Otherwise, I say, it’s just a big boondoggle and a transfer of taxpayers’ money to big corporations’ pockets.
So let’s review the principal problems with this idea, which haven’t changed since I first wrote about it for the now-departed Saint City News in 2009:
The idea fails for three principal reasons:
- Providing power to run the trains would be both a financial and environmental burden
- The line itself would create grave environmental problems
- The project would cost a fortune and fail commercially
Modern high-speed passenger trains are not pushed forward on billowing sails. They need electricity, and lots of it, to move. Just how much is subject to vigorous disagreement – they may be more efficient than passenger airplanes, or less efficient than automobiles. It depends on which scientist you’re talking to, and often who he or she works for.
But one thing is certain. In Alberta, the power required to drive fast trains from Edmonton to Calgary would still have to come mostly from coal-fired plants. That means greenhouse gas emissions. So while the train itself would be superficially “clean,” its power would not be.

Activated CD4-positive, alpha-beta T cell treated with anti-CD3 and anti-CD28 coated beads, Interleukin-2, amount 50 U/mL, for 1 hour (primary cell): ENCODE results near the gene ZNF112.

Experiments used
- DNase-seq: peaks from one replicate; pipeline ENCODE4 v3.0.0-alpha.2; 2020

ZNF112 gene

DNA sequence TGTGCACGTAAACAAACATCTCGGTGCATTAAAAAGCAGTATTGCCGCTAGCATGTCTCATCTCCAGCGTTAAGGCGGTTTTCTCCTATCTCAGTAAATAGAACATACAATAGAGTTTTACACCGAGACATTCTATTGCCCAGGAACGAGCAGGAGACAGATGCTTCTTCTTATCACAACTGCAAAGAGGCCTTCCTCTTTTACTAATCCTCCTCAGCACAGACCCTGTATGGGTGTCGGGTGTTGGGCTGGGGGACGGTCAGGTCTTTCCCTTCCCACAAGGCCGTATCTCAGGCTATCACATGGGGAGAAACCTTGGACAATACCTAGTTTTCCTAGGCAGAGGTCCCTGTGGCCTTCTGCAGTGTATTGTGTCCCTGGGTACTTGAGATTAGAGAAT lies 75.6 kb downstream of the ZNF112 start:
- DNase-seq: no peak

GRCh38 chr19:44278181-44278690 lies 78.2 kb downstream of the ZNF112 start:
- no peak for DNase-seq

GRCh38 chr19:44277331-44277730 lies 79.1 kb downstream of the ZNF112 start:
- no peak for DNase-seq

So if we build this line, expect calls soon thereafter for a nuclear power plant – another spectacularly expensive technology that is superficially clean but really isn’t.
High-speed trains are almost unimaginably fast. The old ones run at about 250 kilometres per hour. An experimental train in Japan, where they don’t have to contend with blowing snow or Chinooks, has hit speeds in excess of 580 km/h!
There are deer in Alberta. They can jump high fences. Can you imagine what happens when a train hits a deer – let alone a pickup truck – at that speed?
So forget about level crossings anywhere between Calgary and Edmonton – and add that to the cost. You can bet on it most high-speed rail boosters haven’t.